4 Ways to Spot a Poor Quality Survey Respondent

We want to believe that all online survey respondents have good intentions and offer the survey their full attention. In reality, a market research company has to set up precautions and checks to guarantee quality data.

Though the vast majority of respondents are reliable, it would be unwise to accept every online survey completion that rolls in without a quality check first. Fortunately, there are numerous checkpoints to weed out the disinterested respondents, manipulative respondents, and even bots in the data before any sort of analysis is performed.

4 Ways to Spot a Poor Quality Survey Respondent

There will always be bad eggs when it comes to online survey respondents. The good news is they are rare and easy to identify with the right measures.

Poor Quality Open-ended Responses

There is perhaps no quicker way to identify a questionable respondent than reviewing open-ended responses. You will usually see two types of red flags here: (1) those who attempt to dodge the question and (2) those who provide a nonsensical answer.

Dodgers will input anything to move past the question, such as a space, random characters, or "N/A." You might even commonly see the word "good" or "okay" for every question, regardless of context. These respondents probably don't have bad intentions, but you can't help but question whether they are honestly answering the other questions throughout the survey. Or the fact they may be a robot.

The other type of open-ended responses may need a more careful review to spot. These respondents often digress from the questions asked, sometimes commenting on the survey itself. In rare cases, an individual may put in the effort to provide a lengthy, irrelevant answer in the text box. Fortunately, at the end of the day, these troublemakers are few and far between in survey completions. A review of these responses will surely catch those folks who ought to be flagged for poor quality.


Another indicator of a respondent who may have lost focus during the survey is straightlining. Market research companies use this tactic to identify poor quality data when a survey has a scale question with an extended list of items to rate. If an individual selects the same rating for every item, this could be a sign of bad data.

However, keep in mind that the longer the lists or higher frequency of lists in the survey, the stronger indicator of poor quality straightlining will be. Lots of scales can lead to disengagement in a survey which results in low effort and straightlining because the respondent does not want to read each line.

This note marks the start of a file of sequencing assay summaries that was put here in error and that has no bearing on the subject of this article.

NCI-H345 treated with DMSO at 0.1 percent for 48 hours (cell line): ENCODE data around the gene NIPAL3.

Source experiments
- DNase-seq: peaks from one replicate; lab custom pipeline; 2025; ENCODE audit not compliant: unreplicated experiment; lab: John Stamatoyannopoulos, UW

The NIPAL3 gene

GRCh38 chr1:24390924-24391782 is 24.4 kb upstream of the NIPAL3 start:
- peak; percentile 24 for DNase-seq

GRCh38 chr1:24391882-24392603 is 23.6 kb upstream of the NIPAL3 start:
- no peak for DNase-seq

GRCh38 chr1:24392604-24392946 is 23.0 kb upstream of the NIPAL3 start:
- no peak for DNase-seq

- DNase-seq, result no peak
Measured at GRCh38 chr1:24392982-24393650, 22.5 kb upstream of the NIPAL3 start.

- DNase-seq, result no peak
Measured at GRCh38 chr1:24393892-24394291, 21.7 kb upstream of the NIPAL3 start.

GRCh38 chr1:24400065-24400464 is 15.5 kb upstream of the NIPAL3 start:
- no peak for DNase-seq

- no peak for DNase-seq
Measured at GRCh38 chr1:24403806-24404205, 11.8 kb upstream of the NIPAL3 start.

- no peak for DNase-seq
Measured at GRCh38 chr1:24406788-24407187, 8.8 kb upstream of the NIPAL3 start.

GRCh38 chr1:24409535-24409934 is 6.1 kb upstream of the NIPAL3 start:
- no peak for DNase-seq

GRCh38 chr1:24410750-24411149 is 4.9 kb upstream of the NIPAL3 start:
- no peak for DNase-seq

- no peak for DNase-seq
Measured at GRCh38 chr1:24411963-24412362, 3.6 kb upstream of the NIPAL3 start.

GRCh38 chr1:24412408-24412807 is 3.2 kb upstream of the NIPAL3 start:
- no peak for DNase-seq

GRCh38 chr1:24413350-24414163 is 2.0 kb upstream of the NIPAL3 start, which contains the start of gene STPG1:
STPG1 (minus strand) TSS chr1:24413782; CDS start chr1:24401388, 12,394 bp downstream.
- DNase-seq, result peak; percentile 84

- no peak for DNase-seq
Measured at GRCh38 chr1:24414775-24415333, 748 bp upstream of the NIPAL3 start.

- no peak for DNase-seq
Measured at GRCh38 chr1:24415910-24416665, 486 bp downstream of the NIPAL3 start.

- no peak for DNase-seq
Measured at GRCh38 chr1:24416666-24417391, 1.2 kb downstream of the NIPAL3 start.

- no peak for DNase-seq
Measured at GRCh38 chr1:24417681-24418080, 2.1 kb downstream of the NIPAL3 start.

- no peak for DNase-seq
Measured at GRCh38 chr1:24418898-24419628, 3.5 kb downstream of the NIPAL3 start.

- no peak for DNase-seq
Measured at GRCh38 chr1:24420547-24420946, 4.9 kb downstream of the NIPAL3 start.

Quality Assurance Question Fails

To weed out respondents who aren't reading the survey, there is value in adding a quality assurance (QA) question (also known as a red herring question) or two with instructions to pick a particular answer. If the respondent selects the answer as instructed, you can infer that they are more likely to be paying attention and understand the survey.

A guilty respondent can be terminated on the spot in the survey, or at least flagged in the data for a later review. Checking for a QA fail is one of the most easy and efficient ways to flag a respondent of doubtful quality.



Speeders are to be expected with any survey in the field. Some just want to receive their reward as soon as possible. Others naturally answer questions quickly and don't dwell in the survey.

When trying to pick out the respondents who zip through carelessly, the culprits are typically those who complete the survey in a time well below the average. The fear here is that the respondent is survey satisficing. Survey satisficing is when the survey respondent takes short-cuts to complete a survey faster, knowingly clicking incorrect answers in order to finish quickly.

A great way to confirm that a speeder is actually poor quality is to also check for unsatisfactory open-ended responses, straight-lining, and QA fails.

So What?

Top market research companies use all or a combination of these poor quality data metrics to protect the integrity of survey data. However, less experienced or do-it-yourself (DIY) survey writers may not think twice about a quality check. It is imperative that time is set aside with every online survey project to catch and remove unreliable data.

This data cleaning is the step when poor quality data is rightfully removed. No matter what your threshold is for a record to be considered poor quality, just be sure one is in place. In the end, data analysis and reporting will be more accurate and trustworthy.

Contact Our Online Survey Company

Drive Research is an online survey company in NY. We care about our data and implement all relevant quality checks for online surveys.

Questions about creating an online survey? Contact us below.

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Email us at info@driveresearch.com
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